Can you tell us about your military background and your path toward attending college?

I always knew I would go in the military because it has been something my family has done for generations. I started off with my first duty station at Fort Sherman in Panama. The 3rd of the 7th special forces put on a jungle jump school on Ft. Sherman and I was fortunate enough to attend. From Panama, I was assigned to 5th Special Forces Group at Fort Bragg in North Carolina.

Then came the 297th Military Intelligence Unit and on to Fort Ord in California where I was part of the 1st of the 9th Infantry Regiment (the Manchus) of the 7th Infantry Division. I was then reassigned to recruiting duty where I was eventually medically retired. I attended college courses as I could while on active duty. With multiple deployments is was difficult to keep a regular college schedule, but time was available to get a semester in every once in a while. I did not always see the importance of college as a youth, but when I would see officers that were college graduates come and take charge of a 33-man platoon and lead troops from the start of their career, I began to see the weight and importance of a college education.

What was the driving force behind your return to school after serving in the military?

The driving force for me to return to school was a desire to learn. While on a patrol in Panama City, we were coming out of a shanty town and there was a little girl playing in a sewer-infested drainage ditch. As we crossed over a foot bridge, she picked up a saucepan full of ditch water and poured it into her mouth then stood there like a pretty statue and spewed a little stream of water out. I have never felt such gratitude in my life and I hoped that somehow our actions in Panama would make her life so much better. The main thought that went through my head was, “What would a little education do for her?” From that point on, I was driven to become an educator.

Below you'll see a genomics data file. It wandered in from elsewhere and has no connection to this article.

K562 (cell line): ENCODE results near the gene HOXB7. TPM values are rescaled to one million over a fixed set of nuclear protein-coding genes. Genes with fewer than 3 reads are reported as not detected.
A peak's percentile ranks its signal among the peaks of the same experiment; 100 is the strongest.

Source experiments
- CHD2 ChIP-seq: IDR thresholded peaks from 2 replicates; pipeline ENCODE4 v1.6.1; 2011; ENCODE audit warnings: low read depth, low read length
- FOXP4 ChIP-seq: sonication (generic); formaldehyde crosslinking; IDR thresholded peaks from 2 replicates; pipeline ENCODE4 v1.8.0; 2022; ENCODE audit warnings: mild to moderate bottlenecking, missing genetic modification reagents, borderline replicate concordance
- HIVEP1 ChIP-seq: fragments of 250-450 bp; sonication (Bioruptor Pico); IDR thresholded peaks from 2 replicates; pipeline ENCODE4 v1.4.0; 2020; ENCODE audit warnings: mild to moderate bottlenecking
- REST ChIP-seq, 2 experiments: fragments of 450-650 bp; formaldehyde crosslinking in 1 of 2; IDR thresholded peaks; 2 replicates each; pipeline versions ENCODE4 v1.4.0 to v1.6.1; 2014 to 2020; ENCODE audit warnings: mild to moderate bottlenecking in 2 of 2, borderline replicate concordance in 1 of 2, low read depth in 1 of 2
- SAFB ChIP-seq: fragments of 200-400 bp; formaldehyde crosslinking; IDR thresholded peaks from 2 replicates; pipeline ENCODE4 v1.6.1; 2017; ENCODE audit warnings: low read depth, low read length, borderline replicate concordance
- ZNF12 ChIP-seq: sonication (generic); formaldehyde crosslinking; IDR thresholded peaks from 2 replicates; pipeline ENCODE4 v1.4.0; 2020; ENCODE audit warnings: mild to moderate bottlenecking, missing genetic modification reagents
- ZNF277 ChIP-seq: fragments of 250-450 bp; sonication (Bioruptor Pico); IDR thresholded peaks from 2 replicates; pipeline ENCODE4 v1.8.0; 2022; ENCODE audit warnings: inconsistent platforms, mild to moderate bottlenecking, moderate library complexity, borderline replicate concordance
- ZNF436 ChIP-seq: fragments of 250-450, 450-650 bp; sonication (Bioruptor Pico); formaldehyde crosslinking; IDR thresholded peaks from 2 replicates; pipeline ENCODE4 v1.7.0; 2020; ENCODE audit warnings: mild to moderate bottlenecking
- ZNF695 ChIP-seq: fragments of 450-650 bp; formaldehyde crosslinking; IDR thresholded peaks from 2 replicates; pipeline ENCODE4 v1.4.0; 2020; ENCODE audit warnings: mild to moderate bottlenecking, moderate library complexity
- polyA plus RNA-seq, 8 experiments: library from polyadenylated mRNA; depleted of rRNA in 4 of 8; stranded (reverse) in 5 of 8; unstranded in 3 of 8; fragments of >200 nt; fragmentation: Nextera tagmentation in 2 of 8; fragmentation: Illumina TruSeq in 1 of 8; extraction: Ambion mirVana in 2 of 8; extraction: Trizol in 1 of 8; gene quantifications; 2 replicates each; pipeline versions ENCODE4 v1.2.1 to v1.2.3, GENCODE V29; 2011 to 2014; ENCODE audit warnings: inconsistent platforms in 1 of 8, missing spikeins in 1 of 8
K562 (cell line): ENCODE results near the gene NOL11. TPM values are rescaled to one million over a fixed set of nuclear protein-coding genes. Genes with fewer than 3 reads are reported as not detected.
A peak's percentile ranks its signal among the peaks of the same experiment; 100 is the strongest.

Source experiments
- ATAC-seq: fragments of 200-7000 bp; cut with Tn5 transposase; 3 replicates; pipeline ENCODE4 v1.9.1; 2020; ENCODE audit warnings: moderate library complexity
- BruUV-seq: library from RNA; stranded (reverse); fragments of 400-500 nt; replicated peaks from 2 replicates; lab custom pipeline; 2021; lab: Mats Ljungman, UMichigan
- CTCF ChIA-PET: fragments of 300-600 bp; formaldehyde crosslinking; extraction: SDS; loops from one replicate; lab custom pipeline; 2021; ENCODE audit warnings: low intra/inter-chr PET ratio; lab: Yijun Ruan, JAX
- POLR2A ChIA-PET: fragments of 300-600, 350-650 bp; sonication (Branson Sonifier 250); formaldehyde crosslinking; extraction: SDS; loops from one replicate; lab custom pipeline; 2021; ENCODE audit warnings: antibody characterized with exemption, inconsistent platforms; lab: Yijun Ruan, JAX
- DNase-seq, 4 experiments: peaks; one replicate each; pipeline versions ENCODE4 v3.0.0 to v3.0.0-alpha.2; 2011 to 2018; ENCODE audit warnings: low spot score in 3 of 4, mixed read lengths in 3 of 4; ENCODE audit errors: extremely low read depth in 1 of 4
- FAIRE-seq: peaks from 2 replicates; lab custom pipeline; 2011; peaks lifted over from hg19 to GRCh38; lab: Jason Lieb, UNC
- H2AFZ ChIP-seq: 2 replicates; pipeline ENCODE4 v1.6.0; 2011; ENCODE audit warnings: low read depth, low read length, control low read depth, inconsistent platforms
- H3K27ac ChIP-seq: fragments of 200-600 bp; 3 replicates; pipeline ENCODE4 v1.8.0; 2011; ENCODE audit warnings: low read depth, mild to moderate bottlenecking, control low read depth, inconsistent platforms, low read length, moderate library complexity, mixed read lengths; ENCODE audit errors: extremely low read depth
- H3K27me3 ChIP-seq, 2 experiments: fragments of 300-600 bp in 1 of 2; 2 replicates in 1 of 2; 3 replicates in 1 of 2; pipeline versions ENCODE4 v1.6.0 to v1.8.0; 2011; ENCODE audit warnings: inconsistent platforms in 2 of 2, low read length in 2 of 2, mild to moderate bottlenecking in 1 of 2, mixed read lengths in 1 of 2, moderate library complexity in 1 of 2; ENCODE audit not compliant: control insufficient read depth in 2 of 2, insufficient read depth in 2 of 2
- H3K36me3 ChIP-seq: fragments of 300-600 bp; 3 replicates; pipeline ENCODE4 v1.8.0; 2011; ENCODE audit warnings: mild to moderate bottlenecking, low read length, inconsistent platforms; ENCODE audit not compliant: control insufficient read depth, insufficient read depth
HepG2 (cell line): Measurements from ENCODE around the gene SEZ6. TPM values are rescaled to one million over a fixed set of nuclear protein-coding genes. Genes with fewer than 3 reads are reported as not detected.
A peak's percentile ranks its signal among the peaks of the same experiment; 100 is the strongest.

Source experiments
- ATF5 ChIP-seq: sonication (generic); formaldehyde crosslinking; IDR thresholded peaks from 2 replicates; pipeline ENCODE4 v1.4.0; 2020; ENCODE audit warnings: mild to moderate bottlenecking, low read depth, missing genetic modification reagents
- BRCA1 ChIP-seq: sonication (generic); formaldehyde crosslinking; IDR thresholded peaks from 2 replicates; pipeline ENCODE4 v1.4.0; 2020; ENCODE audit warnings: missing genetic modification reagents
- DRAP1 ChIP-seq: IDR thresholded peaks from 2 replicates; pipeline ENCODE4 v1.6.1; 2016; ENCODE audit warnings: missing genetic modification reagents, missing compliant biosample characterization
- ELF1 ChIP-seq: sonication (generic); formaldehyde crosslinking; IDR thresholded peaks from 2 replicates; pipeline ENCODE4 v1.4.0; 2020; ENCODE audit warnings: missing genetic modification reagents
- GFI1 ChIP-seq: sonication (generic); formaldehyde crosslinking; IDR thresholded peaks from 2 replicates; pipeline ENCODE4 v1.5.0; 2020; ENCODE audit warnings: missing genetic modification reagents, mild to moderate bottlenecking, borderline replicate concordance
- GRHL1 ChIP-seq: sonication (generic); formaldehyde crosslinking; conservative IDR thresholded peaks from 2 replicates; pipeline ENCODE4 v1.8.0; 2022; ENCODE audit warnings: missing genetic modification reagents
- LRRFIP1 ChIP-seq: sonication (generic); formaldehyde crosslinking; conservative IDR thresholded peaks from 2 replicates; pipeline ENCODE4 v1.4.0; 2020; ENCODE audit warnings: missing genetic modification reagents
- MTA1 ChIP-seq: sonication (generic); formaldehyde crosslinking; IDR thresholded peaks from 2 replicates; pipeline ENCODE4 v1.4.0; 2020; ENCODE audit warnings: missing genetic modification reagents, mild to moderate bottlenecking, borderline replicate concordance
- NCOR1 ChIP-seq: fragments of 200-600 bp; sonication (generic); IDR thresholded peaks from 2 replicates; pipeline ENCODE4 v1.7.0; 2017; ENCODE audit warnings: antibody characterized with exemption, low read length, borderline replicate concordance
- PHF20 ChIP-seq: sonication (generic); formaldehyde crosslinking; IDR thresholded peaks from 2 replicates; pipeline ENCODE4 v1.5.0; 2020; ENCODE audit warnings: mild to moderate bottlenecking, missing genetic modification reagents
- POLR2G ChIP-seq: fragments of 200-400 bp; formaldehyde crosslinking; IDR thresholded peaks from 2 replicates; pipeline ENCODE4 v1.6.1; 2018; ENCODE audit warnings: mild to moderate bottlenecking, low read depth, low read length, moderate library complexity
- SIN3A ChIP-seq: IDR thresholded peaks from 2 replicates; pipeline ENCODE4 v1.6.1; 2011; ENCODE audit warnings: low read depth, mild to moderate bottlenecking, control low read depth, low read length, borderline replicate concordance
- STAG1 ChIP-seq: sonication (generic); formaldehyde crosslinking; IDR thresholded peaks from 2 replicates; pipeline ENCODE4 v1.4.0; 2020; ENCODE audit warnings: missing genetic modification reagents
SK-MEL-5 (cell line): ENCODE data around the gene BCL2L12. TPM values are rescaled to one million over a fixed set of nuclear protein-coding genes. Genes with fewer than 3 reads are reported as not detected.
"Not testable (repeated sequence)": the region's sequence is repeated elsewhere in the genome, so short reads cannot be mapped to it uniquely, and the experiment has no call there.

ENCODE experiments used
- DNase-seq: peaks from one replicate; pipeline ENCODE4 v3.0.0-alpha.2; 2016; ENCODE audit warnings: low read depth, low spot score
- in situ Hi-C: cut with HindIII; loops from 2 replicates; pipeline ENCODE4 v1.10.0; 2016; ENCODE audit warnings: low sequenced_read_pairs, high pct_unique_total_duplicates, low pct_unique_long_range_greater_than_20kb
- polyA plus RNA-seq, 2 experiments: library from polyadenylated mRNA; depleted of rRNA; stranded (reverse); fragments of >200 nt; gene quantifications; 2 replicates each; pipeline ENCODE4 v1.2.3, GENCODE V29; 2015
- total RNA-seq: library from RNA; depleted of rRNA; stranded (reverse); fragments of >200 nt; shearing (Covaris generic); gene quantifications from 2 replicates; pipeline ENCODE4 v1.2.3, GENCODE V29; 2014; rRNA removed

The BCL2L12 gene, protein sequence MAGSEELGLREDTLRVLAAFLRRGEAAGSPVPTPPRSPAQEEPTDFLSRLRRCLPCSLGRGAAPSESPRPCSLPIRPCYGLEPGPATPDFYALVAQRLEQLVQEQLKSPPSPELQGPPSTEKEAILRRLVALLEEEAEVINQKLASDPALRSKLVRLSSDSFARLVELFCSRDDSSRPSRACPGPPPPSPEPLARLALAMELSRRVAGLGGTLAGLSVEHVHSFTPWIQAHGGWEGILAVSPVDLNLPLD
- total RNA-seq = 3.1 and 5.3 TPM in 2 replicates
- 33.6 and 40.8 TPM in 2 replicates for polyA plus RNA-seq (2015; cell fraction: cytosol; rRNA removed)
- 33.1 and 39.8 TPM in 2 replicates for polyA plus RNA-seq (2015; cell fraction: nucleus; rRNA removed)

What are the three most important attributes or characteristics a veteran should consider when selecting a university?

  1. Does that university teach what you want to major in?
  2. Is there a strong veteran presents there? This might be a veteran's advisor in admissions or the registrar's office, a veteran's club that brings you together on campus so you can network and feel comfortable among like-minded people, etc.
  3. A university needs to have a good name and a reputation of rigor and excellent placement of its graduates.

How important is a university's sense of community for veterans when deciding on a college?

The community of veterans is pretty important to the new person coming into the world of education. They can help new students with paperwork and scheduling, which is invaluable.

How does the GI Bill influence a veteran or service member's choice to pursue a higher education?

The GI Bill opens the door for many veterans who otherwise would not be able to afford the expenses involved in higher education.

What advice would you give students who don't believe they can attend college as a veteran?

Choose a school that you can afford if cost is a barrier. If you believe that you aren't smart enough because you are just an infantryman or other crawl-in-the-mud MOS, just remember that those schools exist under the flag that you own a part of. Being a veteran gives you a clear path to get things done and an education is one that should be very clear. Do not cross bridges that are not there. School is not just for the ultra-smart, school is for those who know how to work hard and achieve. You are all of that!

There are tests that will help you start at the appropriate level that you need to start your educational journey. I took every remedial and introductory math class there was to take before I could get into college-level algebra. I used the tutoring center daily. Being a veteran, I knew how to put in the long hours and persevere. College is not easy, but veterans know how to deal with that so don't be afraid to fail. Most likely, you will succeed.